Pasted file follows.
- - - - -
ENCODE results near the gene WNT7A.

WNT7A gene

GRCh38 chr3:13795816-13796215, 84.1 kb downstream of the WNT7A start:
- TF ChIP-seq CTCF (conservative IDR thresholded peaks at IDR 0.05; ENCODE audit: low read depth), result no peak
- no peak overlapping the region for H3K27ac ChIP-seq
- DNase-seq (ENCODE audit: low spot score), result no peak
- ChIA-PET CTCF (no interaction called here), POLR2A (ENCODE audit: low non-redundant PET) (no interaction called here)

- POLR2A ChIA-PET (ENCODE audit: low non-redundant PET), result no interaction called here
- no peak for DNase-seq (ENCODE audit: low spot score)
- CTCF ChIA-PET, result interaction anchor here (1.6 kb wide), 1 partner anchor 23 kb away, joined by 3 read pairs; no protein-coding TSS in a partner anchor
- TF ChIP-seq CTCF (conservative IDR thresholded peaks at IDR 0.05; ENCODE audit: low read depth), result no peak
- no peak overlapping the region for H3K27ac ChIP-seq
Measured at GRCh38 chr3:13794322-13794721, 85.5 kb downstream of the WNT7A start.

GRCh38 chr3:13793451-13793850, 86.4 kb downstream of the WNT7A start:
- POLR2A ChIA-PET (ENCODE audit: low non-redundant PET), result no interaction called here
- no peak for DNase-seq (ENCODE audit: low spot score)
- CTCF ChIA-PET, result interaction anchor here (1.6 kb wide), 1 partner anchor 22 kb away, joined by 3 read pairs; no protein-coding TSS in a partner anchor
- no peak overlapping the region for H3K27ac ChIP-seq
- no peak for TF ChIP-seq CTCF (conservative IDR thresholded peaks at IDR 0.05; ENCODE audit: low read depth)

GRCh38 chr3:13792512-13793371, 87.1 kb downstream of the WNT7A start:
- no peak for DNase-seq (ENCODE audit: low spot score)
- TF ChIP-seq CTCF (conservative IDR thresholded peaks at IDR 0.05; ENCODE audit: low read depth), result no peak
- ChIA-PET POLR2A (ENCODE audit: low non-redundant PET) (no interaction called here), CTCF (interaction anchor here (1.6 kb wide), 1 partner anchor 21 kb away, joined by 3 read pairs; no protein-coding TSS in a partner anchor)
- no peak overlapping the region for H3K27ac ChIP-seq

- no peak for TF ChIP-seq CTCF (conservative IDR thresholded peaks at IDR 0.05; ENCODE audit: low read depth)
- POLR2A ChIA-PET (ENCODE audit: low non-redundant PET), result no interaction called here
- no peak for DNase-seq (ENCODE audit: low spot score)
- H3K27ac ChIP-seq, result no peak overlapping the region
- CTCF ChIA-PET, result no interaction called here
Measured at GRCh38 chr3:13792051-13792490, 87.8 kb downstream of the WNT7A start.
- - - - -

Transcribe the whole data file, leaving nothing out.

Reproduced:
ENCODE results near the gene WNT7A.

WNT7A gene

GRCh38 chr3:13795816-13796215, 84.1 kb downstream of the WNT7A start:
- TF ChIP-seq CTCF (conservative IDR thresholded peaks at IDR 0.05; ENCODE audit: low read depth), result no peak
- no peak overlapping the region for H3K27ac ChIP-seq
- DNase-seq (ENCODE audit: low spot score), result no peak
- ChIA-PET CTCF (no interaction called here), POLR2A (ENCODE audit: low non-redundant PET) (no interaction called here)

- POLR2A ChIA-PET (ENCODE audit: low non-redundant PET), result no interaction called here
- no peak for DNase-seq (ENCODE audit: low spot score)
- CTCF ChIA-PET, result interaction anchor here (1.6 kb wide), 1 partner anchor 23 kb away, joined by 3 read pairs; no protein-coding TSS in a partner anchor
- TF ChIP-seq CTCF (conservative IDR thresholded peaks at IDR 0.05; ENCODE audit: low read depth), result no peak
- no peak overlapping the region for H3K27ac ChIP-seq
Measured at GRCh38 chr3:13794322-13794721, 85.5 kb downstream of the WNT7A start.

GRCh38 chr3:13793451-13793850, 86.4 kb downstream of the WNT7A start:
- POLR2A ChIA-PET (ENCODE audit: low non-redundant PET), result no interaction called here
- no peak for DNase-seq (ENCODE audit: low spot score)
- CTCF ChIA-PET, result interaction anchor here (1.6 kb wide), 1 partner anchor 22 kb away, joined by 3 read pairs; no protein-coding TSS in a partner anchor
- no peak overlapping the region for H3K27ac ChIP-seq
- no peak for TF ChIP-seq CTCF (conservative IDR thresholded peaks at IDR 0.05; ENCODE audit: low read depth)

GRCh38 chr3:13792512-13793371, 87.1 kb downstream of the WNT7A start:
- no peak for DNase-seq (ENCODE audit: low spot score)
- TF ChIP-seq CTCF (conservative IDR thresholded peaks at IDR 0.05; ENCODE audit: low read depth), result no peak
- ChIA-PET POLR2A (ENCODE audit: low non-redundant PET) (no interaction called here), CTCF (interaction anchor here (1.6 kb wide), 1 partner anchor 21 kb away, joined by 3 read pairs; no protein-coding TSS in a partner anchor)
- no peak overlapping the region for H3K27ac ChIP-seq

- no peak for TF ChIP-seq CTCF (conservative IDR thresholded peaks at IDR 0.05; ENCODE audit: low read depth)
- POLR2A ChIA-PET (ENCODE audit: low non-redundant PET), result no interaction called here
- no peak for DNase-seq (ENCODE audit: low spot score)
- H3K27ac ChIP-seq, result no peak overlapping the region
- CTCF ChIA-PET, result no interaction called here
Measured at GRCh38 chr3:13792051-13792490, 87.8 kb downstream of the WNT7A start.